Why Your RRSP is Not an Emergency Fund
Using your RRSP in a pinch? There are costs to dipping into it early. A TFSA is much better-suited for that purpose. Your RRSP is not an emergency fund.
Of course, many Canadians don’t even have an emergency fund to deal with unexpected contingencies. They rely on debt (usually credit card debt) to cover ongoing expenses. And if you’re borrowing to invest in an RRSP, that will probably just compound the debt problem rather than get you the return you want. Some believe they can can just dip into their retirement savings any old time. We’ll explain below why that’s not such a good idea.
Here’s the rundown on the reasons why your RRSP is not an emergency fund.
You’ll have to pay partial de-registration fees
You’ve probably never heard of these. That’s because most people won’t until they get charged. Still, most institutions charge you to withdraw from an RRSP. It’s usually about $50, but on a $1000 withdrawal, for instance, that’s 5%. Pretty steep.
Your contribution room is gone forever
Once you take money out of your RRSP that contribution room is gone for good. You can’t re-contribute it back next year like you can with the TFSA.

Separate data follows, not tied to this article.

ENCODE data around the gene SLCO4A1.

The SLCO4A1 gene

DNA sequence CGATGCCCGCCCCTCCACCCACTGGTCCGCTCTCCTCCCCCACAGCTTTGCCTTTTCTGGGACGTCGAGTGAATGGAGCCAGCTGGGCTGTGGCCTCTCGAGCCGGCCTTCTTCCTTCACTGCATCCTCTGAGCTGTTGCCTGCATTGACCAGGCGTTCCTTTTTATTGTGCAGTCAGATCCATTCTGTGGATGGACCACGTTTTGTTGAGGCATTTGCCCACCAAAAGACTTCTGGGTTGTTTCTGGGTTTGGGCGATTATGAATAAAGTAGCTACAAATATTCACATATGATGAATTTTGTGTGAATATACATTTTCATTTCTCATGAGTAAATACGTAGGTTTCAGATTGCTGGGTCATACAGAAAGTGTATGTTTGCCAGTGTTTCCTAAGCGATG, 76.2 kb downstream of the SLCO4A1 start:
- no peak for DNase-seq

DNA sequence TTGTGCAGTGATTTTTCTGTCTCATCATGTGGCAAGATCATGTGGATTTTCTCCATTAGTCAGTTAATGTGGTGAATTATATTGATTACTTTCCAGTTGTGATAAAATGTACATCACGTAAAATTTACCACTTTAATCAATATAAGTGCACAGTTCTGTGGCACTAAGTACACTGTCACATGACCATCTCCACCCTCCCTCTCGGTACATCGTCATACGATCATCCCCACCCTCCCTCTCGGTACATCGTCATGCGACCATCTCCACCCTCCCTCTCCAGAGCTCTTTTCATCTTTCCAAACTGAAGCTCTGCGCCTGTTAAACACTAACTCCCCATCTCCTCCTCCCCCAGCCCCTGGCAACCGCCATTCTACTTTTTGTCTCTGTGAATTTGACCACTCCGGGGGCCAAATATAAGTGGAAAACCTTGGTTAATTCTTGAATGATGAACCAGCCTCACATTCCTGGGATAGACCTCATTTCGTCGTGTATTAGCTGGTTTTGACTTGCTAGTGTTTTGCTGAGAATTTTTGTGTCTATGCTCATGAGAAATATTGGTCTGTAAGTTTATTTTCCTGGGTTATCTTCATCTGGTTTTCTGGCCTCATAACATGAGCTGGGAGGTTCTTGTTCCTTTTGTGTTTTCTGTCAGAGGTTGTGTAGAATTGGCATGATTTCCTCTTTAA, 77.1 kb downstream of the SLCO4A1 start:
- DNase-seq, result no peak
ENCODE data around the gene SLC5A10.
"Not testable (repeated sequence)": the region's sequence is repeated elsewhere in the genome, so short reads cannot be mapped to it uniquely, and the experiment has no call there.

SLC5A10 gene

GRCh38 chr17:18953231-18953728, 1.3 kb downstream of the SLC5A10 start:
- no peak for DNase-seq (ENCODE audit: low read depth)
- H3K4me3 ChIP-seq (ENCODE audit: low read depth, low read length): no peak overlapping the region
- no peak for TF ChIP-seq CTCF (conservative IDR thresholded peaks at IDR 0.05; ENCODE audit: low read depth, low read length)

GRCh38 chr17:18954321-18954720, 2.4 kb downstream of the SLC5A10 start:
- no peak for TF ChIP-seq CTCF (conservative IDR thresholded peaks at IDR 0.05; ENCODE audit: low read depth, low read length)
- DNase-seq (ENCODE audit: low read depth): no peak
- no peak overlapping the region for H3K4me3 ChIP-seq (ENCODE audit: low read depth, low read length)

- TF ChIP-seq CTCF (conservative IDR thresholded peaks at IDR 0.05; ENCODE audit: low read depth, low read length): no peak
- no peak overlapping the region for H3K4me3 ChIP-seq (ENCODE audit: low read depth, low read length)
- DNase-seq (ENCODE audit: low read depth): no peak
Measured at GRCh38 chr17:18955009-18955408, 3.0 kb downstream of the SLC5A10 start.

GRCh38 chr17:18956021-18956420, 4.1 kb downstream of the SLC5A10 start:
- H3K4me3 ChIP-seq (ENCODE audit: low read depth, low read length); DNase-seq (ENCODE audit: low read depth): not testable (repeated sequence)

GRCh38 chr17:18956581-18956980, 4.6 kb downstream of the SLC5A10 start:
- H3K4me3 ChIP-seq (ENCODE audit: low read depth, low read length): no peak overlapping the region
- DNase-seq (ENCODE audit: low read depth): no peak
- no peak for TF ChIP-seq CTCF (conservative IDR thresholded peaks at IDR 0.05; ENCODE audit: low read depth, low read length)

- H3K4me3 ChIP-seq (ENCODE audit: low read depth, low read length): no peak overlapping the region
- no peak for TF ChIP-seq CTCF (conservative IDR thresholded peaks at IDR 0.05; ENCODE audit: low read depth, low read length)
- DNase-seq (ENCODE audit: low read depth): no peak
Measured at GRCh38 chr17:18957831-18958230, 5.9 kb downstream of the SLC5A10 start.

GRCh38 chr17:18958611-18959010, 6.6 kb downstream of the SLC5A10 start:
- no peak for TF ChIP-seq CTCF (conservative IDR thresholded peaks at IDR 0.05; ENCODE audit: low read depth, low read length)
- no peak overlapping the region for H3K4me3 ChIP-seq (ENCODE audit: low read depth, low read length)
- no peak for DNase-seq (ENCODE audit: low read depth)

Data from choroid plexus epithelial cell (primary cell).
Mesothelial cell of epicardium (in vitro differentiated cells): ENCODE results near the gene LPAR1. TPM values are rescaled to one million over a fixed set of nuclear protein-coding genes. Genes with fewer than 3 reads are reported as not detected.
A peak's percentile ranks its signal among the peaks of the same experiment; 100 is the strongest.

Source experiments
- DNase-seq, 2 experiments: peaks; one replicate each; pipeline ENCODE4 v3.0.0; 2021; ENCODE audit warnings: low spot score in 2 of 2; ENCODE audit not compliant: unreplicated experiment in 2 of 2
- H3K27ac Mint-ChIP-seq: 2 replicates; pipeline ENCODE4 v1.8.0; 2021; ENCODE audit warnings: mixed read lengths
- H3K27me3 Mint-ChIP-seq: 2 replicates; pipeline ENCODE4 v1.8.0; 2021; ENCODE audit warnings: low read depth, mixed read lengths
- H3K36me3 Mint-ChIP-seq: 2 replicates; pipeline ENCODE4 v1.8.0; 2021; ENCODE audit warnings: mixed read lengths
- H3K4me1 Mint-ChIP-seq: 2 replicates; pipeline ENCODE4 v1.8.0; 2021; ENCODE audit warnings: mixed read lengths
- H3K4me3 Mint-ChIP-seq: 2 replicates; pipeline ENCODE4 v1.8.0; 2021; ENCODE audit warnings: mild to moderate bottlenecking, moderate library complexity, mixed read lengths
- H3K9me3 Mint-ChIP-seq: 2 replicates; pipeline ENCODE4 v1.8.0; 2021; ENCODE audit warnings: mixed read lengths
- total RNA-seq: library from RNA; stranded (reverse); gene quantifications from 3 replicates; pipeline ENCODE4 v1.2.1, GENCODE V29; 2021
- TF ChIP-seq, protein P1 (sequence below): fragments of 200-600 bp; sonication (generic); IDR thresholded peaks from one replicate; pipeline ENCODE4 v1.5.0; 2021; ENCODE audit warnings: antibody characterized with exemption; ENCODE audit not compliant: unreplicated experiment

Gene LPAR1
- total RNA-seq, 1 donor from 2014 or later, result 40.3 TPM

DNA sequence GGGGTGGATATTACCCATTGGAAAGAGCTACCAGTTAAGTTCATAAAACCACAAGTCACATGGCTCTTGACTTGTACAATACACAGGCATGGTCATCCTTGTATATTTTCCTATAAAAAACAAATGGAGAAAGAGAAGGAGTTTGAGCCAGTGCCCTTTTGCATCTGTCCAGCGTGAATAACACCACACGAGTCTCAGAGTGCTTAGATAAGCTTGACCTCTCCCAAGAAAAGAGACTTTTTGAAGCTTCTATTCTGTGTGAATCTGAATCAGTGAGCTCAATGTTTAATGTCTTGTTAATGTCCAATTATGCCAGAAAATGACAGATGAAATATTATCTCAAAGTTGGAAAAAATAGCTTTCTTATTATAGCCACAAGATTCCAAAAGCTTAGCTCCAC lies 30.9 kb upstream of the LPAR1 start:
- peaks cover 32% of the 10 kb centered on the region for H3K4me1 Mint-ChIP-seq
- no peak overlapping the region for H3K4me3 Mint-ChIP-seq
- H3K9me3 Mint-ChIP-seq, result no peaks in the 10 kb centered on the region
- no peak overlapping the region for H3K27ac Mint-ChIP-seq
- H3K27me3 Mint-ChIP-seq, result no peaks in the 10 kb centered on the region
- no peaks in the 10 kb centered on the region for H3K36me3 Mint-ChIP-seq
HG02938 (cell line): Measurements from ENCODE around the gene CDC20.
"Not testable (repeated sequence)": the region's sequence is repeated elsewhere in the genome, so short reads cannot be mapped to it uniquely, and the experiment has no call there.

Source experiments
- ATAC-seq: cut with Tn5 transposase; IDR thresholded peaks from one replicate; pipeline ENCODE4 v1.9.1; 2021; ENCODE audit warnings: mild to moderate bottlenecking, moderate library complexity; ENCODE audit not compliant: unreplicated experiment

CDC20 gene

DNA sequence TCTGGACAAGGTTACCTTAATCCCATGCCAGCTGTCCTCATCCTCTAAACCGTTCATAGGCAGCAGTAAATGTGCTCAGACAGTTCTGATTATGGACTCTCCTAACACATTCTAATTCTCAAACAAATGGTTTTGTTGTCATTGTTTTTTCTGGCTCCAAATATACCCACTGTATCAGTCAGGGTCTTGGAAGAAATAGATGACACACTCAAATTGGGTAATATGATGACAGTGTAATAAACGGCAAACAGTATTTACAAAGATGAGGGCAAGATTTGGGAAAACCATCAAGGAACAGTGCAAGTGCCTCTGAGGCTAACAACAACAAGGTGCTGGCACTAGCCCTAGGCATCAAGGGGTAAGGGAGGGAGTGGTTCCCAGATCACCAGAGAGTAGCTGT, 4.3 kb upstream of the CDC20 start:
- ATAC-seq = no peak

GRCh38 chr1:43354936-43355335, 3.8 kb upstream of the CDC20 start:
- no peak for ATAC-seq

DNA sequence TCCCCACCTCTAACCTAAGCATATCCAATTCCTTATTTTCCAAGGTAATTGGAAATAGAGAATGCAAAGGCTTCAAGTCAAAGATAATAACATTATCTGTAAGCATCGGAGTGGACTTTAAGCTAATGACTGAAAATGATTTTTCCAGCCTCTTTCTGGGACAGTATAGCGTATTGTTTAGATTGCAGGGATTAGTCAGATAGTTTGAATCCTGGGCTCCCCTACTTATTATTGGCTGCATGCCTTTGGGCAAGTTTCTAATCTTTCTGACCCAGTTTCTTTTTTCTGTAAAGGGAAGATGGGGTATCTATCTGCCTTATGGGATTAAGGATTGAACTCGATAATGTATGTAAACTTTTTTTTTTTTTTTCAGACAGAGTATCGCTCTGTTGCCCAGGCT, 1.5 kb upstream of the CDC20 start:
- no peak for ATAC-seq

You’ll pay a withholding tax and income tax
You will be charged a withholding tax of anywhere from 10%-30% (half that in Quebec). So, bear that in mind; you’ll need to withdraw enough to cover your emergency expenses and the tax. Since RRSP withdrawals are considered income in the year you withdraw them, depending on your current income you may also owe further tax at the end of the year. Be sure to prepare for these additional tax costs.
Some tips for building a better emergency fund
The RRSP beats the TFSA when it comes to long-term investing for retirement. However, as we mentioned at the start, a TFSA is a much better vehicle for building emergency fund savings. Additionally, you can easily set up automatic contributions every month, to help you save regularly. That way, when your car needs new brakes or your utility bills go up (or something else rains on your parade), you’re instantly ready for it.
Think about how your emergency funds fit into your overall financial picture. A good emergency fund should be easy and convenient to access for those kinds of real emergency needs (It’s not a slush fund for topping up a holiday gift-buying spree).
Ideally, it should not have any impact on your long-term retirement plans. Do check out our fuller discussion about how much to put into a rainy day fund and whether it’s absolutely necessary for you.
One last tip: it’s a good idea to check if you have appropriate insurance such as disability and critical illness (Paying a deductible is usually preferable to paying the full cost of those kinds of contingencies).
Taking these steps will help ensure your retirement savings are secure to grow, even when times get tough. If you need help, feel free to talk to your financial adviser. Every CI Direct Investing client gets unlimited financial advice.